BY MIKA SKARP
The Multi-Headed Beast that is the 5G Business Case
Over the last few of weeks we’ve heard a good number of skeptical comments from the C-suite about 5G and its apparent lack of a clear business model, or more correctly business models. Certainly, time is ticking if the 2020 mile marker is still in the cards.
Investment decisions will have to made in early 2018, and rollouts rapidly thereafter. It’s no wonder then, that we are seeing something of a brass level air war of messaging between the would be buyers – mobile operators, and the sellers, the big infrastructure providers and folks like us.
This is the kind of dicey family dinner table conversation you don’t want to be having right before the family buys a new house. Where are we going live? Will the neighborhood be safe? Will the schools be good? Is it a good, solid investment, or will we lose our shirts?
These are not always easy answers, but in situations like this the family need to come together, confidence in the knowns, and fearless in the face of the unknowns. Yet, that’s not quite the tone struck over the last few weeks. Take BT CEO’s Gavin Patterson and his frank confession (https://www.mobileworldlive.com/huawei-mbbf17-articles/bt-chief-warns-on-5g-business-models/#.Wg2kAzG0MzU.linkedin) this week “I talk to other CEOs around the world in this space, and we’ve all been struggling a little bit making the business case work.”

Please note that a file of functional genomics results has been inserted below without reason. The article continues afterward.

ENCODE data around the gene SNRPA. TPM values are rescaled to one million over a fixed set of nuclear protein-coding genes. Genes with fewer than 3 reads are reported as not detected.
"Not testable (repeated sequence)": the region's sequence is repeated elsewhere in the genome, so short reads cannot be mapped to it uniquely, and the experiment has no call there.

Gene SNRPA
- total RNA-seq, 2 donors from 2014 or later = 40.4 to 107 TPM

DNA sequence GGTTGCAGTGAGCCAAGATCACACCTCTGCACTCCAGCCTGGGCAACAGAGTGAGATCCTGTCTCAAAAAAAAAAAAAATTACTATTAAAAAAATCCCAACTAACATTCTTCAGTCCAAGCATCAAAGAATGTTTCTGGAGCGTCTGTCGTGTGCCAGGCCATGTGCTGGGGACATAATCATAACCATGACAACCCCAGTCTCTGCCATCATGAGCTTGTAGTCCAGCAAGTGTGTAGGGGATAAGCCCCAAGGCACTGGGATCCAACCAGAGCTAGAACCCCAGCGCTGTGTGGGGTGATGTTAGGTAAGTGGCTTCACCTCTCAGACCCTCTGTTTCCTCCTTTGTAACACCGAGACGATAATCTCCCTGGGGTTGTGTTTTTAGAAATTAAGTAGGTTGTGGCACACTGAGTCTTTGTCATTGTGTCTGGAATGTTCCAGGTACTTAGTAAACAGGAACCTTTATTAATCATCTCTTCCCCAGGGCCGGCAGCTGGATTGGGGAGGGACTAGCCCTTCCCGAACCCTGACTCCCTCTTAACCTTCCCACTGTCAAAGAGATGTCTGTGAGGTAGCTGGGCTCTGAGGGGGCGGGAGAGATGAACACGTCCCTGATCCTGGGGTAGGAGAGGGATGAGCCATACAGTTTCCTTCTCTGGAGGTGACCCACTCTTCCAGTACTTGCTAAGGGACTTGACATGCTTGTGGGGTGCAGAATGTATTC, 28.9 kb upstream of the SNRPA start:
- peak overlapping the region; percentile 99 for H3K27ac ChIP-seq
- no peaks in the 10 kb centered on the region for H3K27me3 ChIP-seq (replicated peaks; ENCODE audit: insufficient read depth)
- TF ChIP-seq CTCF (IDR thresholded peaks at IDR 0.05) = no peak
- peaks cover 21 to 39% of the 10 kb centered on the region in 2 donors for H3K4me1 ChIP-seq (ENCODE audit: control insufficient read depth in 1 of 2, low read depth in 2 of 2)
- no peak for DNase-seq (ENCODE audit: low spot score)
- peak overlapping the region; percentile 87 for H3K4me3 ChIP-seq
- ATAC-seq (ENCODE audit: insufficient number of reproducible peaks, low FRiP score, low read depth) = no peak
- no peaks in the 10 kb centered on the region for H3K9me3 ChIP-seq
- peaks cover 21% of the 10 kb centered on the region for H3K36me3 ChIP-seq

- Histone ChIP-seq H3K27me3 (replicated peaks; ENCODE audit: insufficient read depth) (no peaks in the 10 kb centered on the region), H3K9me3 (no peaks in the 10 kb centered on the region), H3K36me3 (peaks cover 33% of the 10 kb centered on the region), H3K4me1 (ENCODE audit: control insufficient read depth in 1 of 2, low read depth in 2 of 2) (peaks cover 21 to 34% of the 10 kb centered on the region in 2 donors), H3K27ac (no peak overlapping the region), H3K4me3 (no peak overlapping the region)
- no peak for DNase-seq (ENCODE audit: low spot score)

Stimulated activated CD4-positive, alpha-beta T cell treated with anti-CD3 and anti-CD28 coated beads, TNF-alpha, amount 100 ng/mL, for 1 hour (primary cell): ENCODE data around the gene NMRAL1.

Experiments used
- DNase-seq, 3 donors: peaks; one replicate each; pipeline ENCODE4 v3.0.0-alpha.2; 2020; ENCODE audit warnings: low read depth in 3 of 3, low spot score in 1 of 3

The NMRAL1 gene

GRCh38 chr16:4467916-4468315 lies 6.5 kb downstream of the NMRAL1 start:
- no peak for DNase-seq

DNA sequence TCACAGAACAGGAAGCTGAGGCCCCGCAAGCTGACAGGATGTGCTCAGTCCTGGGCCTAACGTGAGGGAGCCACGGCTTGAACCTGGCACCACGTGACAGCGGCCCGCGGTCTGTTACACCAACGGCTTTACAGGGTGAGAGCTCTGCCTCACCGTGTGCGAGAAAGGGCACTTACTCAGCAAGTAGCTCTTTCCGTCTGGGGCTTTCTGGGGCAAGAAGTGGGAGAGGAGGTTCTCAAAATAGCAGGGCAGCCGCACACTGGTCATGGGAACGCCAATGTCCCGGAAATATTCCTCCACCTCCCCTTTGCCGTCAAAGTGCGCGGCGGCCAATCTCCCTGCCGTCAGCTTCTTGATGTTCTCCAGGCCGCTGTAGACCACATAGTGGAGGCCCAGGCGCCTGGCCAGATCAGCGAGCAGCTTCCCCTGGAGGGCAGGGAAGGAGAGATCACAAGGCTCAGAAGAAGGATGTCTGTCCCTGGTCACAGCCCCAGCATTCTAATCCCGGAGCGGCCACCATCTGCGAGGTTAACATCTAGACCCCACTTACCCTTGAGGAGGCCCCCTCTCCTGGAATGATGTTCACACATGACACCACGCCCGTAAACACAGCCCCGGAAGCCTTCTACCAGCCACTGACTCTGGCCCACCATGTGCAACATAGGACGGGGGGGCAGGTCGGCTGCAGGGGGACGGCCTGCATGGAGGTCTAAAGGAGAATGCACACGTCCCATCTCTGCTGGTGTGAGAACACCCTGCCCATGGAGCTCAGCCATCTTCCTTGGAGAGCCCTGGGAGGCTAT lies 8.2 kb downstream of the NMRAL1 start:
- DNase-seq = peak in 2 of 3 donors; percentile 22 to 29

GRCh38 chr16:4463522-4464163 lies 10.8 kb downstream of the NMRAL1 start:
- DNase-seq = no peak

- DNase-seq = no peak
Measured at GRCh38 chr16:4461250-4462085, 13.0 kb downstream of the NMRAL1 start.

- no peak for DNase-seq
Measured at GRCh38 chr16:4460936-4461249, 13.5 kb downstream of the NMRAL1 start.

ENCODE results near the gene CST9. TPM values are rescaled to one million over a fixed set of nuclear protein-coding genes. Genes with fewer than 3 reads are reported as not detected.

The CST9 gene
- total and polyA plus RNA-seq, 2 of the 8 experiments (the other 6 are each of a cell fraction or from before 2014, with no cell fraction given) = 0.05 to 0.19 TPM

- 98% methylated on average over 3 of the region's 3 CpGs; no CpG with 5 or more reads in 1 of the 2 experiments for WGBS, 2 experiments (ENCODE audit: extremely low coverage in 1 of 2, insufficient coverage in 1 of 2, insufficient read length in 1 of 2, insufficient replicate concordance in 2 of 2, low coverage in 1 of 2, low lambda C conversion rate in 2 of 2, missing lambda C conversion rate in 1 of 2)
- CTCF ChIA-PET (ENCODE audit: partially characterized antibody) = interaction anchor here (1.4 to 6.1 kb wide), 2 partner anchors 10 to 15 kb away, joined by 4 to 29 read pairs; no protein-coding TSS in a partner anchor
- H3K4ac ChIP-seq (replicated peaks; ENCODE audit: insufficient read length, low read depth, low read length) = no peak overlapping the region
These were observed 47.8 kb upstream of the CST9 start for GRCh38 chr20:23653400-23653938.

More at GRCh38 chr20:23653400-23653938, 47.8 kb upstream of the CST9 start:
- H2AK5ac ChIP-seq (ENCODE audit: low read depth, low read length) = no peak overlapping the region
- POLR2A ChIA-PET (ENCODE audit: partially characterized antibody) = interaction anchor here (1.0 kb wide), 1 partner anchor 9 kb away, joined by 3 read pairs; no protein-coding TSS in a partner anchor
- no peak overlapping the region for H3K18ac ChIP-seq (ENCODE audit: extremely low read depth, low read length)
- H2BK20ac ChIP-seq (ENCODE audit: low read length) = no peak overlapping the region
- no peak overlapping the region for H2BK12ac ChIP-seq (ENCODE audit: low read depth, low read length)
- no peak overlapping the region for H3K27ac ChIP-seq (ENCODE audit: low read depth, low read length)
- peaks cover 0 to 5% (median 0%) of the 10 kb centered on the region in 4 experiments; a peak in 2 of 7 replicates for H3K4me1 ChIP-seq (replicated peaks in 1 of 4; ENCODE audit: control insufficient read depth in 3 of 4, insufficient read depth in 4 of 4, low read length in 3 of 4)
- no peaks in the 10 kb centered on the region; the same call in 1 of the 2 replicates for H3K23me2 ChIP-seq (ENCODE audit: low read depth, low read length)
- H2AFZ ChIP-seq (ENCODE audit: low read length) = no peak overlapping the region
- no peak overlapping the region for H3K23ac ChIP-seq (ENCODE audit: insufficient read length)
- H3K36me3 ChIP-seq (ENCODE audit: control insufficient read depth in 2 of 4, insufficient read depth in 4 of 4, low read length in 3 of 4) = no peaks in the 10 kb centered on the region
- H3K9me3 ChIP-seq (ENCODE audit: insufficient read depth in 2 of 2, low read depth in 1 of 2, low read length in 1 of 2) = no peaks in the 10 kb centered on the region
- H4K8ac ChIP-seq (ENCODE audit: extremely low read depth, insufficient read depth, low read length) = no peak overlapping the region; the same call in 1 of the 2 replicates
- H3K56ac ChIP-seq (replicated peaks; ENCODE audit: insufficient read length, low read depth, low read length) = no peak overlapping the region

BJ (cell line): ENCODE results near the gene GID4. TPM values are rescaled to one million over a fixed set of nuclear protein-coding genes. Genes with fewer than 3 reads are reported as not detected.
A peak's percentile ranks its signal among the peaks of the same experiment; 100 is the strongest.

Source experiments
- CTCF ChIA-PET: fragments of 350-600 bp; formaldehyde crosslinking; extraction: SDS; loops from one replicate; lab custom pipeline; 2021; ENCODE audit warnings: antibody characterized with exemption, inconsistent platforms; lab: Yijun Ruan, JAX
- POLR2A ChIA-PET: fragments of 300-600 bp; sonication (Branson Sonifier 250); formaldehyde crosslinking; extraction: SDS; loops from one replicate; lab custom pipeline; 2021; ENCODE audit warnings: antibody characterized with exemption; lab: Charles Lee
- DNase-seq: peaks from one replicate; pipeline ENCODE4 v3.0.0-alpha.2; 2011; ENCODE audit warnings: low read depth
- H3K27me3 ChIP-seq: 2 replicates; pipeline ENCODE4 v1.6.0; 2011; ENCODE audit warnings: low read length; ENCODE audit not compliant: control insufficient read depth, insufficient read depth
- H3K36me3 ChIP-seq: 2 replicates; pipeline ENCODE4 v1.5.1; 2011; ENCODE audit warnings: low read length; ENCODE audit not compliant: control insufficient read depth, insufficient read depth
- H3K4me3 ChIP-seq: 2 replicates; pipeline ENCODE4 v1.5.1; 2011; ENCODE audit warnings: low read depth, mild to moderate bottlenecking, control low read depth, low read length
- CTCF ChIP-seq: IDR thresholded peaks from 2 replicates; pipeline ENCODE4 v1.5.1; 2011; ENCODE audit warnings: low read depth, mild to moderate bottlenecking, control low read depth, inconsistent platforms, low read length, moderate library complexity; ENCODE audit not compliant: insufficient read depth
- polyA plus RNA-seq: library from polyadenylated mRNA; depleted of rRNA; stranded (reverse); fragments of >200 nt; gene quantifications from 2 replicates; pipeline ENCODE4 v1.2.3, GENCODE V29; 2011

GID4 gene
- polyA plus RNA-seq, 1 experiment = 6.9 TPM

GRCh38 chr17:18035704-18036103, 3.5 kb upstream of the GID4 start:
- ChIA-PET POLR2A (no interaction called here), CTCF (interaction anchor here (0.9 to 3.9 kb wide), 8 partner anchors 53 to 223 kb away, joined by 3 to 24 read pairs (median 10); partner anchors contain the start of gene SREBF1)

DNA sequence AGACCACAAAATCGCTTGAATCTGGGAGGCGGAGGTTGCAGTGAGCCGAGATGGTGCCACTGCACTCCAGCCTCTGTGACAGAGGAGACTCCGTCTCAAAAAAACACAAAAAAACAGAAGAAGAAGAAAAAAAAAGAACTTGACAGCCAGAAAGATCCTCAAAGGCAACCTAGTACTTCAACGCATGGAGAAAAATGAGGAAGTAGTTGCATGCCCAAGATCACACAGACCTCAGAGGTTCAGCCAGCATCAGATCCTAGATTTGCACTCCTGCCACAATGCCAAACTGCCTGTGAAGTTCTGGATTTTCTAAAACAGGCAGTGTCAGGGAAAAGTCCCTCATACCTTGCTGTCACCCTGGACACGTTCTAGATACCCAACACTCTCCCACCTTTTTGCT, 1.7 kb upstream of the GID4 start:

Meanwhile, and stiking closer to the bone, Bruno Jacobfeuerborn CTO of Deutsche Telecom admitted that his finance department was voicing skepticism (https://www.mobileeurope.co.uk/press-wire/tim-ceo-heralds-third-wave-of-internet-amidst-slew-of-tech-demos) about some of 5G’s core technologies including network slicing.
Adding to the heap of this particularly sanguine thanksgiving feast, Qualcomm senior exec, Ben Timmons said that though the technologies and business models looked good, the investment community remains unconvinced (https://www.mobileeurope.co.uk/press-wire/qualcomm-cites-investor-scepticism-as-5g-stopping-block), fearful of the hype and awaiting a clearer case.
At the opposite end of the table the hypsters including Ericsson, Nokia Huawei have responded with a flurry of pie-the-sky story lines for 5G, a vertible virtual buffet of demonstrations and PoCs and lots (https://resources.ext.nokia.com/asset/201152) and lots, (https://www.ericsson.com/assets/local/narratives/networks/documents/scalable-network-opportunities.pdf, and lots (https://www.ericsson.com/assets/local/narratives/networks/documents/report-bnew-17001714-uen-rev-a.pdf) of promising papers.